In addition to advanced programming, Fan believes that some jobs are protected from the impacts of AI. 

“There’s a list of fields that could be impacted by ChatGPT. On the other side of the spectrum, some fields are not going to be affected by ChatGPT. So, what is the key difference between these two boundaries — the two pillars of the fields?” Fan said. “If you have a lot of … human creativity involved, we doubt that ChatGPT is gonna replace that dramatically.” 

Additionally, Ashwini Karandikar, entrepreneurial executive and board member, feels that the possibility of inaccuracy requires humans to be cautious when looking at the output.

“[We need] more fact-checking, more validation or more human checking. And in my work, we already do that extensively,” Karandikar said. “[ChatGPT] is spitting out stuff based on what it has learned, so the person reading it needs to know and be able to decipher right from wrong.”

Additionally, bias in the workplace — already a current issue — may be exacerbated by technology like ChatGPT.

“I think we need to watch out for anything that is generative to really sift through any underlying bias overall. Also, the bias getting into the system really has to be accounted for and actively corrected so that the information that we put out is not only accurate, but it actually makes sense,” Karandikar said.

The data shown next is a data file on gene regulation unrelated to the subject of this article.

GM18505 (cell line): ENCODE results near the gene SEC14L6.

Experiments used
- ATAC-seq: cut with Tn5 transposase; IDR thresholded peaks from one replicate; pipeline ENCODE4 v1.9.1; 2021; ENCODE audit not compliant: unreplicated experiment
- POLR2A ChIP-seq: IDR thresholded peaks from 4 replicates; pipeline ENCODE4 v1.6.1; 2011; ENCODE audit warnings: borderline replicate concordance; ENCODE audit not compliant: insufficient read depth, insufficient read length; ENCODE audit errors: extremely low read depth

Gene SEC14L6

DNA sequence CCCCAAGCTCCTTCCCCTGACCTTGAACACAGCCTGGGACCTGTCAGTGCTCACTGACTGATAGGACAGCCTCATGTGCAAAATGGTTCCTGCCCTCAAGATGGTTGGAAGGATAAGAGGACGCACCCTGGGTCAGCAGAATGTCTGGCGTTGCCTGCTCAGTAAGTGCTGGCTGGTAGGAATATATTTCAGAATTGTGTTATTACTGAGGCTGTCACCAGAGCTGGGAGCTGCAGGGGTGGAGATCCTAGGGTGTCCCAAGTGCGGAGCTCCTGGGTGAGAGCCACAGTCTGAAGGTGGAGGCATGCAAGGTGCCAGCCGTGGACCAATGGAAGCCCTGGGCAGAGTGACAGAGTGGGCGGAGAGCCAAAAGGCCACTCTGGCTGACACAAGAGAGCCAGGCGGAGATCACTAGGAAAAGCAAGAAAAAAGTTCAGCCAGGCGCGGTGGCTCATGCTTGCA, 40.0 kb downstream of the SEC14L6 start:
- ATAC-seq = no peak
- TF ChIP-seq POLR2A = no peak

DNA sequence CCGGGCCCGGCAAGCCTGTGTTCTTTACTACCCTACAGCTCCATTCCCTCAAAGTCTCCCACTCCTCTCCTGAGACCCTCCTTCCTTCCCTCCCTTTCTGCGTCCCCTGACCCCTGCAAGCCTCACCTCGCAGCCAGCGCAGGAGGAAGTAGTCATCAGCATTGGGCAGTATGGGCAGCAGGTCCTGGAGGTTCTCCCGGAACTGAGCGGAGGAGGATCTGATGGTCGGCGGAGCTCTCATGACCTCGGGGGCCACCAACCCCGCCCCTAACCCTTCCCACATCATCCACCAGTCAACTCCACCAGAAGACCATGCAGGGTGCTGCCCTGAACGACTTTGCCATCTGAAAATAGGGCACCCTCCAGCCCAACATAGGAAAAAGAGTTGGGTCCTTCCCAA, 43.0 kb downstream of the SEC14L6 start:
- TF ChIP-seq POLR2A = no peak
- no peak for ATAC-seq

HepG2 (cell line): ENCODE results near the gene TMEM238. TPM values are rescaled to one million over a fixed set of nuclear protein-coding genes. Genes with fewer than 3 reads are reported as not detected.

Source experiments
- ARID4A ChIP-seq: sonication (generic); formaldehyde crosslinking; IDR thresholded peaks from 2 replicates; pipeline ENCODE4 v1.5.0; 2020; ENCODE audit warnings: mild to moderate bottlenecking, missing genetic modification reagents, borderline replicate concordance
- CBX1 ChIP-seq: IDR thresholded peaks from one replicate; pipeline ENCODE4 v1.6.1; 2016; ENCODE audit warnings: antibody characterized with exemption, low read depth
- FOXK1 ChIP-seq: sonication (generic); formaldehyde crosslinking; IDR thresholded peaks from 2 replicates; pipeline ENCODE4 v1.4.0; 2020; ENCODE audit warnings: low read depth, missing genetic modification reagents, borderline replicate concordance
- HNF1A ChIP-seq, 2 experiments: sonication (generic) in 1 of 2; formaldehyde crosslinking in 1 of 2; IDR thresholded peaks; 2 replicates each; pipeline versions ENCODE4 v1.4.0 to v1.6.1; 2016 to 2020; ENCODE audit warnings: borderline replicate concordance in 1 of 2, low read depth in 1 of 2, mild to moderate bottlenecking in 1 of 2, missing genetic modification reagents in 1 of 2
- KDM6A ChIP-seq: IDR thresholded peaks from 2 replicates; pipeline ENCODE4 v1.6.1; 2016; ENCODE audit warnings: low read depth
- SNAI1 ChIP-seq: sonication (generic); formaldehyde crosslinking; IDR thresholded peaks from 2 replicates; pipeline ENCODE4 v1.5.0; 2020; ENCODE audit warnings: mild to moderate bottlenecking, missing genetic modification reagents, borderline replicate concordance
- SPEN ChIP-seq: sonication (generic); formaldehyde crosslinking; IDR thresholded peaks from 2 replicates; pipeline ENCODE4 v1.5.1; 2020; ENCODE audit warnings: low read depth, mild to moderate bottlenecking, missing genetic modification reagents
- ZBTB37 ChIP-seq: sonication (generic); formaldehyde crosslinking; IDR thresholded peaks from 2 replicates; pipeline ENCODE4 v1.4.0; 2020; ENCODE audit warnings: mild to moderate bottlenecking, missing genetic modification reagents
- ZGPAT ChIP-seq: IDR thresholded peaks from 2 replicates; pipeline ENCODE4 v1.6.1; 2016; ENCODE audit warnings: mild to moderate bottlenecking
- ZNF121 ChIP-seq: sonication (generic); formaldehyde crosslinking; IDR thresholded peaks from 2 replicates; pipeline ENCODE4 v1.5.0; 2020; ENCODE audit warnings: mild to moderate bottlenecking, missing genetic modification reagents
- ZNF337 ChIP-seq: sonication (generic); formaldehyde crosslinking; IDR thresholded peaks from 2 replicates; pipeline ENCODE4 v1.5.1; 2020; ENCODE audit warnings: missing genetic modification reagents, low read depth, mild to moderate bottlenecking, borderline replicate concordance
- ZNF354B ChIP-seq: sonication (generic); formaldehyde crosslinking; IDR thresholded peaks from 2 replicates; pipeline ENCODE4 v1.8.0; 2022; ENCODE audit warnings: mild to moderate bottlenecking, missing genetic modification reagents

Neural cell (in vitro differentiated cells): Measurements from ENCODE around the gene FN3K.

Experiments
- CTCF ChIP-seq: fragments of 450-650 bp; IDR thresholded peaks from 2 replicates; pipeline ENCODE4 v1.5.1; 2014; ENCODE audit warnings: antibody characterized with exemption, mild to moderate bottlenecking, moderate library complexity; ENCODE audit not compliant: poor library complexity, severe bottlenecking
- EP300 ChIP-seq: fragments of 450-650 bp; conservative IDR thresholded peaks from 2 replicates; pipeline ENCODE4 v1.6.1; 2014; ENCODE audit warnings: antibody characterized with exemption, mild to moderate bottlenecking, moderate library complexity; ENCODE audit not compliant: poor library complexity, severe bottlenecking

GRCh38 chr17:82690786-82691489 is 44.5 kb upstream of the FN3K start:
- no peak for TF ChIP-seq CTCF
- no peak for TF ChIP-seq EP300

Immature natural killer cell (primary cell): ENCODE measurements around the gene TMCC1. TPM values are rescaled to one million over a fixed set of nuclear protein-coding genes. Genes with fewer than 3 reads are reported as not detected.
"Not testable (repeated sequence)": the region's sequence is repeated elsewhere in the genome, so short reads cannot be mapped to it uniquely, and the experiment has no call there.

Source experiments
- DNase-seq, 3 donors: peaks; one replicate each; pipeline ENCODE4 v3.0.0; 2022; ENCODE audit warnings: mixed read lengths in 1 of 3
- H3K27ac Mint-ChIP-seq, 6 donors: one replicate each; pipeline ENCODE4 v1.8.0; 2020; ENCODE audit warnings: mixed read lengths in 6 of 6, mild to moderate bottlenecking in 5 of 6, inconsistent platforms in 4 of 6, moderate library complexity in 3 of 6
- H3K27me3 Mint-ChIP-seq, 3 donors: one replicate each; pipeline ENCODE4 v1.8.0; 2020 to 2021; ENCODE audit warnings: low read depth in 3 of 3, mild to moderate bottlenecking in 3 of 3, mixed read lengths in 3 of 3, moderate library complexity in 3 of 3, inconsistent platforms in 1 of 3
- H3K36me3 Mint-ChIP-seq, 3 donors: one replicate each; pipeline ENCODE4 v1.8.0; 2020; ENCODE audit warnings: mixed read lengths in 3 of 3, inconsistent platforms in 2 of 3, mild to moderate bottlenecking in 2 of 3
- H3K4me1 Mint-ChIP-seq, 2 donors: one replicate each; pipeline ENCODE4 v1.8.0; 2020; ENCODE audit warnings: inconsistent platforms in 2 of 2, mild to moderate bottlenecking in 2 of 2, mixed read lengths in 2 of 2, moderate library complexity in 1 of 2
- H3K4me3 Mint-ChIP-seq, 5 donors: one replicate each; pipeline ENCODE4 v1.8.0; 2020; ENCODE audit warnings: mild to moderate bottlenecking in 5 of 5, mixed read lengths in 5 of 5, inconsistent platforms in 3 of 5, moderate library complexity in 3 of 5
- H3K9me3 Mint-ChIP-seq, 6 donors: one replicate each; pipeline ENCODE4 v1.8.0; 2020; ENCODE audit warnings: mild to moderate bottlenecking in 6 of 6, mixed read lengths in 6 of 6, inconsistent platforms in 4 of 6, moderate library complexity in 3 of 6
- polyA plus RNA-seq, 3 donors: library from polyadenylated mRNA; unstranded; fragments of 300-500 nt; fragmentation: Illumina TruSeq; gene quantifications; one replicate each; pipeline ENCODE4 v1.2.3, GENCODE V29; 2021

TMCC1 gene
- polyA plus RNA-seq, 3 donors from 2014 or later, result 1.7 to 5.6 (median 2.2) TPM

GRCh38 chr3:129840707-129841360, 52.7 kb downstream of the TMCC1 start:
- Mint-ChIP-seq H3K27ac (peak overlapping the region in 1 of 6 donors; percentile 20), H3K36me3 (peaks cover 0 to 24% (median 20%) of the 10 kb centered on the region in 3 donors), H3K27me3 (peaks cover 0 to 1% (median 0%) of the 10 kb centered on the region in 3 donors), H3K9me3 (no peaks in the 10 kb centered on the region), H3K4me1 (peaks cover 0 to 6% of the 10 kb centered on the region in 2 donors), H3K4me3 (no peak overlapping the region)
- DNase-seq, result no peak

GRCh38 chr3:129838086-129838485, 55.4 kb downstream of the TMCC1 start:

As a professor and researcher, Demir adds that ChatGPT and other AI tools can help humans make great leaps in the scientific research process. 

“I expect significant advancements in science,” Demir said. “Both students and faculty [can] work on more quality research rather than repetitive activities [like] data collection, analysis and basic stuff, which could take weeks or months. The student can do that work potentially in hours or maybe minutes with these AI systems.”

In addition to revolutionizing the research process, learning how to work with ChatGPT could create a stronger workforce.

“It’s less about taking the job away and more about becoming smarter at that job,” Karandikar said. “I think ChatGPT is probably just the first of many, many such developments that we want to see and it definitely has a promise of making all of us smarter.”

It’s less about taking the job away and more about becoming smarter at that job.

— Ashwini Karandikar, entrepreneurial executive and board member

Demir holds that while ChatGPT marks a new transition in the intersection of technology and human interaction, it has the potential to be used as a safe and beneficiary tool if approached with the right mindset.

“I think we should be leveraging these tools for our work, for our life and many other aspects. We just need to accept and then potentially benefit from this, rather than being afraid,” Demir said. “It’s [a] transition process and [a] new era for us.”

Leave a Comment
Donate to West Side Story
$1385
$1000
Contributed
Our Goal

Your donation will support the student journalists of West High School. Your contribution will allow us to purchase Scholarship Yearbooks, newsroom equipment and cover our annual website hosting costs.

West Side Story • Copyright 2024 • FLEX WordPress Theme by SNOLog in

Donate to West Side Story
$1385
$1000
Contributed
Our Goal

Comments (0)

All West Side Story Picks Reader Picks Sort: Newest

Your email address will not be published. Required fields are marked *